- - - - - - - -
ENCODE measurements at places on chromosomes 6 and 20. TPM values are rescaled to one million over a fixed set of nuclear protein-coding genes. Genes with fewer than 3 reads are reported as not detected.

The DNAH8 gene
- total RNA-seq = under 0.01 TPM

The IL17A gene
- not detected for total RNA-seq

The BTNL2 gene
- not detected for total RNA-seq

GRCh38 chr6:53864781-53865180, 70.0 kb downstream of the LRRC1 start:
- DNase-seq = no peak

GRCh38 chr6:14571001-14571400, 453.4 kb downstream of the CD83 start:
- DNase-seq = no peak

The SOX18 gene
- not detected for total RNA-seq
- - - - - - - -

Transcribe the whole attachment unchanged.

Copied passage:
ENCODE measurements at places on chromosomes 6 and 20. TPM values are rescaled to one million over a fixed set of nuclear protein-coding genes. Genes with fewer than 3 reads are reported as not detected.

The DNAH8 gene
- total RNA-seq = under 0.01 TPM

The IL17A gene
- not detected for total RNA-seq

The BTNL2 gene
- not detected for total RNA-seq

GRCh38 chr6:53864781-53865180, 70.0 kb downstream of the LRRC1 start:
- DNase-seq = no peak

GRCh38 chr6:14571001-14571400, 453.4 kb downstream of the CD83 start:
- DNase-seq = no peak

The SOX18 gene
- not detected for total RNA-seq